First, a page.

My hon. Friend rightly raised the issue of complexity. The situation does remain complex, and the December 2008 White Paper on welfare reform argued that a system of benefits fit for the 21st century should be simple to understand, well targeted and empowering, and that is our motivation through the successive stages of welfare reform, which must provide clarity and certainty for people making the transition between benefits and work. The White Paper committed the Government to exploring whether, over the long term, a single benefit is the right approach to make things simpler. The desire to reduce complexity lies behind, for example, the review of housing benefit that I am leading and on which I hope to report soon. Regardless of people’s age, complexity is something that we must do our best to reduce.

My hon. Friend proposed a one-stop shop for young fathers. It is an interesting idea, but personally, I am not convinced at the moment. I think that it would be better if, in mainstream services, the entire government system can deal with young people’s demands. I would be interested to hear of examples in which that is not the case, so that we can make sure that we correct them. However, I will bear his suggestion in mind.

The Government recognise that families are more diverse than ever before, and the issue of teen families proves that very point. The role of mothers and fathers in modern families is changing, and public services and the workplace must reflect those changes not only in benefits policy but across all public services. My hon. Friend is quite right that the outcomes for children are better when their fathers are involved. Moving on to the territory of my hon. Friends in the Department for Children, Schools and Families, it is worth saying that guidance on supporting teenage pregnancies was published by the DCSF and the Department of Health in July 2007, setting out what local areas should have in place to improve outcomes for teenage parents, both mothers and fathers, and their children.

Fathers’ ability to become involved is, I agree with my hon. Friend, sometimes hindered by service providers who do not appreciate the role that they could, or do, play, particularly if they are not visible to the service provider, who consequently does not take their needs into account. If someone does not ask the question, “Are you a father?” when a young person comes into their sphere of influence, they might not realise the full extent of support that is required. We recommend that local services should take a much more proactive approach to identifying young fathers through the common assessment framework and targeted youth support arrangements. For example, young men who are not in education, employment or training should routinely be asked, as I have suggested, if they are a parent, so that we can build up a better picture of them and provide the support that they need as fathers. That includes the desire that we hope they will have to support their children and earn a wage sufficient to do so, regardless of whether they live with them.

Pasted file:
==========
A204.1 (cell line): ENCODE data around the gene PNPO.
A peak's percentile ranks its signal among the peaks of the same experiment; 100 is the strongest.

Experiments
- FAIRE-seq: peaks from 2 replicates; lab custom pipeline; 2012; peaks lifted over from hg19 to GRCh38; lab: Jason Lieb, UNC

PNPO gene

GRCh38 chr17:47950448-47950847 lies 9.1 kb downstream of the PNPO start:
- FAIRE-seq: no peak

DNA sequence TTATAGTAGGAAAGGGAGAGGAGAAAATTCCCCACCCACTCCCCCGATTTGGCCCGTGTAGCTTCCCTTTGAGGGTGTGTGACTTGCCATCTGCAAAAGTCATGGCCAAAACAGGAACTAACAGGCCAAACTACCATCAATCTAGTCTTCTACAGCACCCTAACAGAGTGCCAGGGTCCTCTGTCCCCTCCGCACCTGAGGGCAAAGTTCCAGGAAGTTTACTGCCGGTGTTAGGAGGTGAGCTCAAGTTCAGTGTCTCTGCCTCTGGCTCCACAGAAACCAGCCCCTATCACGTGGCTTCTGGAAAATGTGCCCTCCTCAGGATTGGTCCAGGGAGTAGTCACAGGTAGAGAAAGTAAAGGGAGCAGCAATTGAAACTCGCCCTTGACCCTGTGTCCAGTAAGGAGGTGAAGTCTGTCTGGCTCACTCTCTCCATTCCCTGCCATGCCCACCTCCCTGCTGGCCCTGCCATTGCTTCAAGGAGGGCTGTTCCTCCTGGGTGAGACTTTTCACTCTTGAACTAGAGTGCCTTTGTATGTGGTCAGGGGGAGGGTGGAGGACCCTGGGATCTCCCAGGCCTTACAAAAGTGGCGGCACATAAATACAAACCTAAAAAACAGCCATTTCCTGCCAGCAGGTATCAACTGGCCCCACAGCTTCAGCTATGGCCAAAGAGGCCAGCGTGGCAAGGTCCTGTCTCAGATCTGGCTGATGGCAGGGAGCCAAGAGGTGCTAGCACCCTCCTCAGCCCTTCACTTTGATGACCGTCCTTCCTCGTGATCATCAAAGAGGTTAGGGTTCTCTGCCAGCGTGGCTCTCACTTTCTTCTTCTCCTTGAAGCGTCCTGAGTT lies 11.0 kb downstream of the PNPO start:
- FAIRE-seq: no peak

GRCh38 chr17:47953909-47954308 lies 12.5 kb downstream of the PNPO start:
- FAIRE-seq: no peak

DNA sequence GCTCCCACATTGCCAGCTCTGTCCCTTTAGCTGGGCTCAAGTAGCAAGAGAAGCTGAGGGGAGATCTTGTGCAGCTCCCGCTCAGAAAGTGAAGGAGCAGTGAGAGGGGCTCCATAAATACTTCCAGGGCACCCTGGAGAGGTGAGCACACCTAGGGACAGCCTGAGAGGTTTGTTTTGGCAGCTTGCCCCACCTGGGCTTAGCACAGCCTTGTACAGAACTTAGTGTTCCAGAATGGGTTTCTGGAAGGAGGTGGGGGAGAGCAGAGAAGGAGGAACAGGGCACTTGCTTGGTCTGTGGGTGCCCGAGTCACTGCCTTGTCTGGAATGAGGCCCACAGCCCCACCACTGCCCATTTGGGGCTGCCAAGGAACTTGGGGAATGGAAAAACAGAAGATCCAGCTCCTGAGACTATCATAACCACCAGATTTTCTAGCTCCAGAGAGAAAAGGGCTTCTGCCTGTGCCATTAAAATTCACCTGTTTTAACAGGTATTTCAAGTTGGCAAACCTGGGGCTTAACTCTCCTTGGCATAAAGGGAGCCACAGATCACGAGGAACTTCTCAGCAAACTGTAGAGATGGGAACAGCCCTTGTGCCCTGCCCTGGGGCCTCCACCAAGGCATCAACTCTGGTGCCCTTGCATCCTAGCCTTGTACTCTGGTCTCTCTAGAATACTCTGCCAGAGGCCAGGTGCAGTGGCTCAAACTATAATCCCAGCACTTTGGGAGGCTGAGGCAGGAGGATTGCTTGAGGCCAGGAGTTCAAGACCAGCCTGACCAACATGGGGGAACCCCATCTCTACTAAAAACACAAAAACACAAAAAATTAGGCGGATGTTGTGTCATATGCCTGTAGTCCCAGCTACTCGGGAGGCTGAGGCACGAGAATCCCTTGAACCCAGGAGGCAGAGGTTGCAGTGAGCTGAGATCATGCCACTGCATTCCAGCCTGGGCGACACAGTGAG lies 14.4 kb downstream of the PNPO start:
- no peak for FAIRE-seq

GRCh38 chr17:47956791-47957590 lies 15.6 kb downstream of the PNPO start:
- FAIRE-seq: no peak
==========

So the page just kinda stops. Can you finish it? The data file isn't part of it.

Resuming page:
The “Think Fathers” campaign was launched at the end of 2008 to effect a change in attitudes and behaviour and to help deliver more father-friendly practice across the board, following the publication of research that showed that engagement and support for fathers from the DCSF and children’s services was patchy. We agree that a more focused approach to the issue is needed, and we are in the process of trying to achieve that.

My hon. Friend will be aware that the Welfare Reform Bill contains significant change on joint birth registration. The answer to his question whether an unmarried father’s name can appear on the birth certificate without his knowledge is no. That is crucial to the way the system works. A mother would, by law, have to name the father if she knew who it was, or she would be committing perjury. The father would then be contacted and asked to confirm that. The father’s name would then appear on the birth certificate. Yes, the birth certificate is only a piece of paper, but it is a legal piece of paper and it has huge ceremonial and cultural significance. We are clear that at the crucial moment when a father comes to terms with fatherhood and perhaps deep down wants to get involved, it is a little nudge in the right direction, rather than a barrier preventing him from doing so.